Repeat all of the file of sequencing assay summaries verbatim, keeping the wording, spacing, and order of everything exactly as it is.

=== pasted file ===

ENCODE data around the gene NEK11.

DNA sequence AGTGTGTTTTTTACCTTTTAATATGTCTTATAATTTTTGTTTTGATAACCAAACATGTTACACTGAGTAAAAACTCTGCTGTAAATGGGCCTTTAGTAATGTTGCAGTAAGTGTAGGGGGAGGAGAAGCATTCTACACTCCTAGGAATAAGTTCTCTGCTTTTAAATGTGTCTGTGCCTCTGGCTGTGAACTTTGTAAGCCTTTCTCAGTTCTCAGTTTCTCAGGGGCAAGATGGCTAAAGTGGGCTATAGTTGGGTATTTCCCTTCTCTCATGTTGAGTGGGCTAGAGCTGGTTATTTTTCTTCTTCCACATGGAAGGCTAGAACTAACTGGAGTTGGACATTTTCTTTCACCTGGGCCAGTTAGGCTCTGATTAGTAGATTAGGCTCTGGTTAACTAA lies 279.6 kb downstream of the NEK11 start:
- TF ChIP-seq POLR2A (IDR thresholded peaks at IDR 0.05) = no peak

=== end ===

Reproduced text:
ENCODE data around the gene NEK11.

DNA sequence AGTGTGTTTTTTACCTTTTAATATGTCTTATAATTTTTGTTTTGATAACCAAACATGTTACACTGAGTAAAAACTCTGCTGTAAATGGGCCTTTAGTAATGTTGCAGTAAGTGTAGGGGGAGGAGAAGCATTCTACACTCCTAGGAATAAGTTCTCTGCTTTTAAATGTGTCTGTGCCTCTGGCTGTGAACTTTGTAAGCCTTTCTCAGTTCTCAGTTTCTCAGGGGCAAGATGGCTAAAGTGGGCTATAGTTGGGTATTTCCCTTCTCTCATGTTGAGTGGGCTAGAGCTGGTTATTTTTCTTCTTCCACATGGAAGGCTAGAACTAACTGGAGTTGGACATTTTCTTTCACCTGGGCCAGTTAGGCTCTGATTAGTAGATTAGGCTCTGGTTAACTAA lies 279.6 kb downstream of the NEK11 start:
- TF ChIP-seq POLR2A (IDR thresholded peaks at IDR 0.05) = no peak